The health of children and adults with autism can be improved by clinicians knowledgeable about the medical etiologies associated with this complex disorder. Watch for new talks later this year on psychopharmacology and genetic factors in ASD. 
ON DEMAND
TOPICS 
OPTIONS
CME Webcasts - Part 1 - extended Metabolic and gastrointestinal   View & print flyer  
Watch Part 2 Archives   Sleep issues, tips for compassionate care featuring Dr. Temple Grandin and more Embed and Share  
Immunological Issues and Anxiety
 Translations  Portuguese Certificados gratuitos  
Opportunities to Participate in Research

 
The Hartwell Foundation Kids First Subtype Survey.
 
Survey questions are simple, focused on basic behavioral and medical information and can be completed in about 10 minutes.
 
The collected data will provide a unique opportunity for researchers to begin classification of ASD, and as new categories are identified, the effort will expand to more sophisticated requests for information.   
 
For additional information, please visit the research study website and when asked, enter ARI as your referral code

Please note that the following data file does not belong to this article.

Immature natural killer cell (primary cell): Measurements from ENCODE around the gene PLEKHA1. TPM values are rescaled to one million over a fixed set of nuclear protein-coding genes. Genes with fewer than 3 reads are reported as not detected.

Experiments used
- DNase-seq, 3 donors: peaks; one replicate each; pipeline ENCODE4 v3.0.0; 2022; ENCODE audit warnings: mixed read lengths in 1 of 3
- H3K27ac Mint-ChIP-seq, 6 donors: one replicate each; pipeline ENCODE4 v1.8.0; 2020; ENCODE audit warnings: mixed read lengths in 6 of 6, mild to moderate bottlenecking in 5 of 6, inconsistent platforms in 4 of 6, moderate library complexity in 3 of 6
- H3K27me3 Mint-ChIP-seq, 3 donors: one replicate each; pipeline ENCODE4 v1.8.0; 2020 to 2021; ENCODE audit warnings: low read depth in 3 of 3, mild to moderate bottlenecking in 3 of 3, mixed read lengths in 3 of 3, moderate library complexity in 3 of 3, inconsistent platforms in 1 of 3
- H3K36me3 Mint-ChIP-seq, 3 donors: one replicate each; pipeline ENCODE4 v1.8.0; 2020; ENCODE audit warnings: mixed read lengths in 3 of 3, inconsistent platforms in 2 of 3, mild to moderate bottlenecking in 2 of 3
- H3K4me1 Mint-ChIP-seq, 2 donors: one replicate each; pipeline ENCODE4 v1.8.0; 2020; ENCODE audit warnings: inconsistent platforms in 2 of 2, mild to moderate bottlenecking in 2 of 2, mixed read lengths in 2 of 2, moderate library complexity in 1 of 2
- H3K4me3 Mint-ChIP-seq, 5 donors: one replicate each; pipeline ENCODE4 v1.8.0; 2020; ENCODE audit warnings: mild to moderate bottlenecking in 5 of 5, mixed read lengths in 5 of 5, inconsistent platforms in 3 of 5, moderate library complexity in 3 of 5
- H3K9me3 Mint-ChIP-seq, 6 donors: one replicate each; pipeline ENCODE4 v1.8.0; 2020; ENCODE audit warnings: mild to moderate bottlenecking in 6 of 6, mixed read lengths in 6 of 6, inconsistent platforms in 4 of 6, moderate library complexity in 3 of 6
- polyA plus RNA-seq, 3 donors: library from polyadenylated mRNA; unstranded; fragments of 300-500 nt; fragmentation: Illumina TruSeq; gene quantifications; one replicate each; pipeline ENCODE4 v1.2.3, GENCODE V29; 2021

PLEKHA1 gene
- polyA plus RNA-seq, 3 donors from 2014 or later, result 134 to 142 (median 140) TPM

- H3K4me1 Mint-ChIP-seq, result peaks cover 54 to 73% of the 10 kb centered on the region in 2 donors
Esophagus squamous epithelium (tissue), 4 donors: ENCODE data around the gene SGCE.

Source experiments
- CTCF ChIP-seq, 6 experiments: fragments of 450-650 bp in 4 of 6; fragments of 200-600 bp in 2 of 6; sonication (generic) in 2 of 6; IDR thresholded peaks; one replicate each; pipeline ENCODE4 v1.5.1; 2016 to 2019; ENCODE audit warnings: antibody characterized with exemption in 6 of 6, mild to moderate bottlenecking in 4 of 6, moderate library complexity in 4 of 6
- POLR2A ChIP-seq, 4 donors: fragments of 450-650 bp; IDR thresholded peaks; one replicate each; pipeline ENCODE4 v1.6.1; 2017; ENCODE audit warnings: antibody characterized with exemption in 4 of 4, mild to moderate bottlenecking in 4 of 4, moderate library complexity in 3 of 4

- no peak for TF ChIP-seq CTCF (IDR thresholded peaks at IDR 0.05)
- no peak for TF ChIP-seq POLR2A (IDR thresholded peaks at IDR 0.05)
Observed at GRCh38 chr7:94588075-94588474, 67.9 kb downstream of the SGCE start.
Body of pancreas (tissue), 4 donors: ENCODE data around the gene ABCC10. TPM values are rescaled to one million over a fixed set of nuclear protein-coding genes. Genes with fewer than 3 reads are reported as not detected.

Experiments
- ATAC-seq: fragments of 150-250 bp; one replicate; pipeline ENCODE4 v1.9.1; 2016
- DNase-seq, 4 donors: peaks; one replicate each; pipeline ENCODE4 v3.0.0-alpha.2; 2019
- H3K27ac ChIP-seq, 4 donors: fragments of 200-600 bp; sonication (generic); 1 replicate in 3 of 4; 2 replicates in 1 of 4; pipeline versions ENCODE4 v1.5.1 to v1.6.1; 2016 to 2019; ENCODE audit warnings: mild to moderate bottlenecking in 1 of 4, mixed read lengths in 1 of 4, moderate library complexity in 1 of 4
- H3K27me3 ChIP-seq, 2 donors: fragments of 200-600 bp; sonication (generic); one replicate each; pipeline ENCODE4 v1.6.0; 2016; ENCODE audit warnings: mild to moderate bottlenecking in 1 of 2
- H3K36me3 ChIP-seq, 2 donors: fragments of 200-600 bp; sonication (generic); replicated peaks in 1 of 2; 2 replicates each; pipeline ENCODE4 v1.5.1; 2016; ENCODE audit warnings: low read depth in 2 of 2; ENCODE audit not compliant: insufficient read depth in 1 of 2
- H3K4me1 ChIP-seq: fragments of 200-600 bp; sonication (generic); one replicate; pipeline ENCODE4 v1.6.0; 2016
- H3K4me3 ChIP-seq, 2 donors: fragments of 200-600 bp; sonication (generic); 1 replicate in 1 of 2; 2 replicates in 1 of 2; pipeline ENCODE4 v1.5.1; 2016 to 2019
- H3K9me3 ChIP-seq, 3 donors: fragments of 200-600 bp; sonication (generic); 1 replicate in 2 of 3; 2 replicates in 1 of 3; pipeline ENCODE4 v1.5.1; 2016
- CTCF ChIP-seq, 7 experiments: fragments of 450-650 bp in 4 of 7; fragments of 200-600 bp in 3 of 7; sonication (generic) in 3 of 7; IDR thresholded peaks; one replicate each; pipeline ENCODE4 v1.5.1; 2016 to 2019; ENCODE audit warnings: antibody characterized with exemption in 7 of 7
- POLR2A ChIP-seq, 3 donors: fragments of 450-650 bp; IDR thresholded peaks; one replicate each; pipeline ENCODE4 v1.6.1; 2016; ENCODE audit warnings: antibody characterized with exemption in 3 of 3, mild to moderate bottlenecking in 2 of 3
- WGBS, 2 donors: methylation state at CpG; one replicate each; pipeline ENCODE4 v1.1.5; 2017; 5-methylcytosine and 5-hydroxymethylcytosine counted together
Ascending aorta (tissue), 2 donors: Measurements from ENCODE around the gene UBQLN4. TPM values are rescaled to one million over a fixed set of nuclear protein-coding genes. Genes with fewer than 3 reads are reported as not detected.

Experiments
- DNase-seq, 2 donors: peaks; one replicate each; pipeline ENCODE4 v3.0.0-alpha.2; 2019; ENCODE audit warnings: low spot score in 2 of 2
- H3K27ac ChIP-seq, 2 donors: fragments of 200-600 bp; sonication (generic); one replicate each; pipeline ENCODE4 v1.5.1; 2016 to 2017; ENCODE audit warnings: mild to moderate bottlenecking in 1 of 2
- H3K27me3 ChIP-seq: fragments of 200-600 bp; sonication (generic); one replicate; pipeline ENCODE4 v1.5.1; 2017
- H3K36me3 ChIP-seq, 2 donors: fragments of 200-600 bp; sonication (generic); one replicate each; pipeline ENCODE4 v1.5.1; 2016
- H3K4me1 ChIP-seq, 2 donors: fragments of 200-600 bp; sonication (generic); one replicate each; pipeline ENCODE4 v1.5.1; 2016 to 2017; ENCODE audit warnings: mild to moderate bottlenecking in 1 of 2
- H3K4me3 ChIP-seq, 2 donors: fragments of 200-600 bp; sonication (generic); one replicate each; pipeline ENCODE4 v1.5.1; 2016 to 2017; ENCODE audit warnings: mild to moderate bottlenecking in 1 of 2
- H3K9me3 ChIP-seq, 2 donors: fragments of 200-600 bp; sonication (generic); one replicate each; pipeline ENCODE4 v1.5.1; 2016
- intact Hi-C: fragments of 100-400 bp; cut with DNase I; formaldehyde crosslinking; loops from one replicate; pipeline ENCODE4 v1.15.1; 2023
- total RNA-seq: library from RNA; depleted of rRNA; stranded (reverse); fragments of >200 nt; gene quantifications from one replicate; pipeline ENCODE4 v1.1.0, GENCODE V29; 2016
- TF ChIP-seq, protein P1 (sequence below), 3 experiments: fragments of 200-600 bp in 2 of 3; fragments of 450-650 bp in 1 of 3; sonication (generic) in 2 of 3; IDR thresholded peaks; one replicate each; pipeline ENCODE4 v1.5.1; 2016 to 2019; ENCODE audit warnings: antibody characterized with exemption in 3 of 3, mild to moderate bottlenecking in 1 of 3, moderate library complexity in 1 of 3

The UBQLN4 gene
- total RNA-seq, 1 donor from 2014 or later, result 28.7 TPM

Microbiota Transplant Therapy for Adults with Autism 
To study a new, investigational treatment to reduce gut and stomach problems in adults with autism.  
 
For additional information, please visit the research study website 
The UCSD Newborn Screening Autism Risk Study
Researchers at the University of California, San Diego are seeking participants born in California, currently aged 3-6 with and without autism.
 
"Can newborn screening (NBS) results be used to predict the future risk of ASD before the first symptoms appear?" This is the question we will try to answer in this study. Your participation will allow us to go back in time, to analyze the results of your child's California State NBS tests that were performed at birth. No new samples are required.